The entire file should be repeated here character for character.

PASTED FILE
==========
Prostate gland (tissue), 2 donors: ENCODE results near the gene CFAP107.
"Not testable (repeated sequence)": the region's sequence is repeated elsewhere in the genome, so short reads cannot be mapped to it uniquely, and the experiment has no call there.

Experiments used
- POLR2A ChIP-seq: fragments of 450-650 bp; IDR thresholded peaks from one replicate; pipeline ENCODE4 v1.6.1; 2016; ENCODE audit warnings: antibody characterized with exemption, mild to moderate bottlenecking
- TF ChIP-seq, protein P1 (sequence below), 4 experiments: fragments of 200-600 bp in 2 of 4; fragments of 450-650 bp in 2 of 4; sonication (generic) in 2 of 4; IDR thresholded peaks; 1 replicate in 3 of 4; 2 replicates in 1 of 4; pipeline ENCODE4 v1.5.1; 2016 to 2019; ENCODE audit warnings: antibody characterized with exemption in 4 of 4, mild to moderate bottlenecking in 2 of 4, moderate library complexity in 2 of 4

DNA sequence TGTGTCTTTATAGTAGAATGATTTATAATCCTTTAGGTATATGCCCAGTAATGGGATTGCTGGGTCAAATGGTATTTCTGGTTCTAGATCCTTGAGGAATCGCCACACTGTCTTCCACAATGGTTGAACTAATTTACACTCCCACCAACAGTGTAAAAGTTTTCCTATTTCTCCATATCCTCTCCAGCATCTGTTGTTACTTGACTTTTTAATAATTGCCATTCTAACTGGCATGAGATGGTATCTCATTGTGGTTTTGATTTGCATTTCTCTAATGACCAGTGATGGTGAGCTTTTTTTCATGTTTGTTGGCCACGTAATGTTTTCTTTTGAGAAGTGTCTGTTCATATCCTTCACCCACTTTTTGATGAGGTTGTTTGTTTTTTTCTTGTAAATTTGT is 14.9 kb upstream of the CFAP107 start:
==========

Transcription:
Prostate gland (tissue), 2 donors: ENCODE results near the gene CFAP107.
"Not testable (repeated sequence)": the region's sequence is repeated elsewhere in the genome, so short reads cannot be mapped to it uniquely, and the experiment has no call there.

Experiments used
- POLR2A ChIP-seq: fragments of 450-650 bp; IDR thresholded peaks from one replicate; pipeline ENCODE4 v1.6.1; 2016; ENCODE audit warnings: antibody characterized with exemption, mild to moderate bottlenecking
- TF ChIP-seq, protein P1 (sequence below), 4 experiments: fragments of 200-600 bp in 2 of 4; fragments of 450-650 bp in 2 of 4; sonication (generic) in 2 of 4; IDR thresholded peaks; 1 replicate in 3 of 4; 2 replicates in 1 of 4; pipeline ENCODE4 v1.5.1; 2016 to 2019; ENCODE audit warnings: antibody characterized with exemption in 4 of 4, mild to moderate bottlenecking in 2 of 4, moderate library complexity in 2 of 4

DNA sequence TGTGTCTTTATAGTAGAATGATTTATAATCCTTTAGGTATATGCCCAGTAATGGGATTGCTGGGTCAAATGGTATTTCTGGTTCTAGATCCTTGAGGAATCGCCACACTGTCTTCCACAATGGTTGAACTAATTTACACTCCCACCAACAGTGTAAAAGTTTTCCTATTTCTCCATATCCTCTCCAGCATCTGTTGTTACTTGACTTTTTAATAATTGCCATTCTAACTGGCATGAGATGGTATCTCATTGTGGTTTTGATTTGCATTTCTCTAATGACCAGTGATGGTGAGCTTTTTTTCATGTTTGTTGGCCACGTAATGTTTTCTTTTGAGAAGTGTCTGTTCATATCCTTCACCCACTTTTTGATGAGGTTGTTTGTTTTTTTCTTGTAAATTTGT is 14.9 kb upstream of the CFAP107 start: